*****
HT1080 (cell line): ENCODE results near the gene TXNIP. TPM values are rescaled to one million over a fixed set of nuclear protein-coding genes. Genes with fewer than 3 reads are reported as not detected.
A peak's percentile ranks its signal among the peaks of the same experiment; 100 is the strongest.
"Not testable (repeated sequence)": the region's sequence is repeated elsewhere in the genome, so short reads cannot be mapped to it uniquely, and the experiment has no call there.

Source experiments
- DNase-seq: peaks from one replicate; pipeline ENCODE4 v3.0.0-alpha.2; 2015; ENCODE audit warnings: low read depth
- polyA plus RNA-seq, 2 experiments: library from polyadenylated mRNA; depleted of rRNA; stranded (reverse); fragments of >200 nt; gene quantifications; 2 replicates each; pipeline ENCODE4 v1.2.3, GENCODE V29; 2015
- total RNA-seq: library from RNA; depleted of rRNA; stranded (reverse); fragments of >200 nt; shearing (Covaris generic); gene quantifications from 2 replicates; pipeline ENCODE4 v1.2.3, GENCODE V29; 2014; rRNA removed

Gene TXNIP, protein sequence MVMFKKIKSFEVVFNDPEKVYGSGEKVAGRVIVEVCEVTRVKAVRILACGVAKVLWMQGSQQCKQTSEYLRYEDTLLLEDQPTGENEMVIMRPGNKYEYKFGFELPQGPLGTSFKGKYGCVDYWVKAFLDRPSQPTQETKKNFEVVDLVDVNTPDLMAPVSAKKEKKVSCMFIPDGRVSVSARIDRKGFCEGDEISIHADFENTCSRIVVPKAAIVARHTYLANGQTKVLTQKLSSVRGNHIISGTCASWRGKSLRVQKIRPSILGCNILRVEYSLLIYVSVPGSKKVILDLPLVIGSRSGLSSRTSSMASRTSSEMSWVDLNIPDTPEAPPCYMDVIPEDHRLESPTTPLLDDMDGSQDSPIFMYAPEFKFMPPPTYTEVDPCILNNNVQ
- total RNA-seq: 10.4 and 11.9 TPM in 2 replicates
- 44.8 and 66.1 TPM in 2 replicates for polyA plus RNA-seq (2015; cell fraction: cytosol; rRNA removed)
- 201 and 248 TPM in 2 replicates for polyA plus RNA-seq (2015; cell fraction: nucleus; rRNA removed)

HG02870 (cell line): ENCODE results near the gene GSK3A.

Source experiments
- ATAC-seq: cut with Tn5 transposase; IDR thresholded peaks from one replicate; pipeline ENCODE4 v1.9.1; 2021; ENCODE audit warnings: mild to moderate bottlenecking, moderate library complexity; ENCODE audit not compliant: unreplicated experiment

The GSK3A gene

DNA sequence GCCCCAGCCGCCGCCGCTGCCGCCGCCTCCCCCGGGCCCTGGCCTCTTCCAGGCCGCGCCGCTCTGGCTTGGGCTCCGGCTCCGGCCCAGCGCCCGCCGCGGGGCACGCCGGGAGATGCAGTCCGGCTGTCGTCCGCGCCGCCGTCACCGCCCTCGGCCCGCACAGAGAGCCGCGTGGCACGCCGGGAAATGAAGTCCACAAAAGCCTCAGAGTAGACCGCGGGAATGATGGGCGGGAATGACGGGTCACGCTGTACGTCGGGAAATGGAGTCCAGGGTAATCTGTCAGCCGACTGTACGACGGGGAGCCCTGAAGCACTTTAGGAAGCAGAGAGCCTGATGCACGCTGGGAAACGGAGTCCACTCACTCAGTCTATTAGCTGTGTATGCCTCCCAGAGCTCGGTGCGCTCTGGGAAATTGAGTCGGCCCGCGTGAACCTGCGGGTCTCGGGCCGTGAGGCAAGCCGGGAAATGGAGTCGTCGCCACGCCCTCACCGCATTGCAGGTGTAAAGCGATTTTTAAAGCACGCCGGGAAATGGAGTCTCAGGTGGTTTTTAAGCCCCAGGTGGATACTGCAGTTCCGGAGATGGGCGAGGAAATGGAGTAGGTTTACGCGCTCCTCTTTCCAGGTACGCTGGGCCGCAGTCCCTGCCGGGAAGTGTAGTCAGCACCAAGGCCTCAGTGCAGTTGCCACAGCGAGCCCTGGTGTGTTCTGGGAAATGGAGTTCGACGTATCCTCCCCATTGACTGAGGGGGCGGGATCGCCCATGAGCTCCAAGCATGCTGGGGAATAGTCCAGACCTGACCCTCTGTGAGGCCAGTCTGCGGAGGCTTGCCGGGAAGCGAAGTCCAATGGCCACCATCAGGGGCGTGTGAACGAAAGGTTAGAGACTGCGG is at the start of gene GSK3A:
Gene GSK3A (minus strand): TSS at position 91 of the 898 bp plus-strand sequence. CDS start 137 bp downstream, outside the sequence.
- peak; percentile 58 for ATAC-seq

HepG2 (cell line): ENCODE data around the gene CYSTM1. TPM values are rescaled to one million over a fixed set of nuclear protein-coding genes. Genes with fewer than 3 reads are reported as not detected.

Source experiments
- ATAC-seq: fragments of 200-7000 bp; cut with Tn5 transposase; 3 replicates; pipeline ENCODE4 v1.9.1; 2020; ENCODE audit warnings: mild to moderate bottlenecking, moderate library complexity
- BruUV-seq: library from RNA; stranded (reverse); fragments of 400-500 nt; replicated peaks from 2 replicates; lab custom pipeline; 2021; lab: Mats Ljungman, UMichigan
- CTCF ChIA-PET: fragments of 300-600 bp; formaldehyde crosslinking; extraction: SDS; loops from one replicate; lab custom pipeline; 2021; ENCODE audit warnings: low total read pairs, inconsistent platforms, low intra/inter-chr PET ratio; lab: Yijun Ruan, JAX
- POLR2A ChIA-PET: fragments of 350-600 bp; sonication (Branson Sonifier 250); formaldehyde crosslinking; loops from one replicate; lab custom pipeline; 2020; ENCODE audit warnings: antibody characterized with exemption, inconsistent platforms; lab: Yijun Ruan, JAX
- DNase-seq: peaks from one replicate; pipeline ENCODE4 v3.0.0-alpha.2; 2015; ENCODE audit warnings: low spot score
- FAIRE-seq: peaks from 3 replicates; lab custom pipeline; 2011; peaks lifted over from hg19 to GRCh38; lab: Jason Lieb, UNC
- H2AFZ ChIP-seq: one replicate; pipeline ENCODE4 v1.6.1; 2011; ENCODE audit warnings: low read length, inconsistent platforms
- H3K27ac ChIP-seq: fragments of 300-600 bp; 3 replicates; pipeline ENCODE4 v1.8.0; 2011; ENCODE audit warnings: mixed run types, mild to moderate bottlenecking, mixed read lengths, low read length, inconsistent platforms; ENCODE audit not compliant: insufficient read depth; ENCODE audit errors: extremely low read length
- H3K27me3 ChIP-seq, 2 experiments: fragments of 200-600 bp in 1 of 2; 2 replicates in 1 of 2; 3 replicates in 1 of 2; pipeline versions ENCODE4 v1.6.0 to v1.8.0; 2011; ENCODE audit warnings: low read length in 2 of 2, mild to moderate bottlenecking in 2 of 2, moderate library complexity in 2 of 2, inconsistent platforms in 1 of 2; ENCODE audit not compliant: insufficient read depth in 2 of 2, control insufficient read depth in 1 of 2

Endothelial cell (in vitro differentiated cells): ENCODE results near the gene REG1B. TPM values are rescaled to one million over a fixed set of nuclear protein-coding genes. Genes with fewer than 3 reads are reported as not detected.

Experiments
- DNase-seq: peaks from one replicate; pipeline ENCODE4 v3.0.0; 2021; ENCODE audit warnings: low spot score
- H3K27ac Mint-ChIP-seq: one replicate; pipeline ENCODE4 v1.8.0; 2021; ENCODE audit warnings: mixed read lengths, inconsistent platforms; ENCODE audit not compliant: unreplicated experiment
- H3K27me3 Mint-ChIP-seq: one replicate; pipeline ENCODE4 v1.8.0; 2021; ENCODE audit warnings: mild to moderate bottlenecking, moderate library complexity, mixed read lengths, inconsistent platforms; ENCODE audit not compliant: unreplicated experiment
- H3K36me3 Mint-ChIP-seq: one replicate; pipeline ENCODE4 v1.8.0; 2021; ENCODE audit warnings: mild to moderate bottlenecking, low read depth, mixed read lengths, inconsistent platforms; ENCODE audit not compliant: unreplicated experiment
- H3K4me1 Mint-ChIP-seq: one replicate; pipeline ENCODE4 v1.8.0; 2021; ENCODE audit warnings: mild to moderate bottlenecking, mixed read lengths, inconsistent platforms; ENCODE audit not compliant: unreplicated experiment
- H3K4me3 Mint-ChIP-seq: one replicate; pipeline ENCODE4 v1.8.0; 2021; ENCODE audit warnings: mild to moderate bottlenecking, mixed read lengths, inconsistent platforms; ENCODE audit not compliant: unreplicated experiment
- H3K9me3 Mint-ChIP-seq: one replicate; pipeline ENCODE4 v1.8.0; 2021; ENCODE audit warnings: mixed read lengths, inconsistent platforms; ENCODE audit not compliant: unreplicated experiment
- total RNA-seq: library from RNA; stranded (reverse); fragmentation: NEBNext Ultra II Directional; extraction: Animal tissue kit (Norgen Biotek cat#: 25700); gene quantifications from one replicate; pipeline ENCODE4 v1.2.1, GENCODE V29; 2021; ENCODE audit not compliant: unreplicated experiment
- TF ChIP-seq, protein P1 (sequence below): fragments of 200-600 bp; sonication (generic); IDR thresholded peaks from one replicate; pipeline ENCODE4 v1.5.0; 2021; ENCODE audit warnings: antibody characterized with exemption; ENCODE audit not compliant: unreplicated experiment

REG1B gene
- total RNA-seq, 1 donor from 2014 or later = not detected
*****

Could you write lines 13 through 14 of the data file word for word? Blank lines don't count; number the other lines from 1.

Source experiments
- ATAC-seq: cut with Tn5 transposase; IDR thresholded peaks from one replicate; pipeline ENCODE4 v1.9.1; 2021; ENCODE audit warnings: mild to moderate bottlenecking, moderate library complexity; ENCODE audit not compliant: unreplicated experiment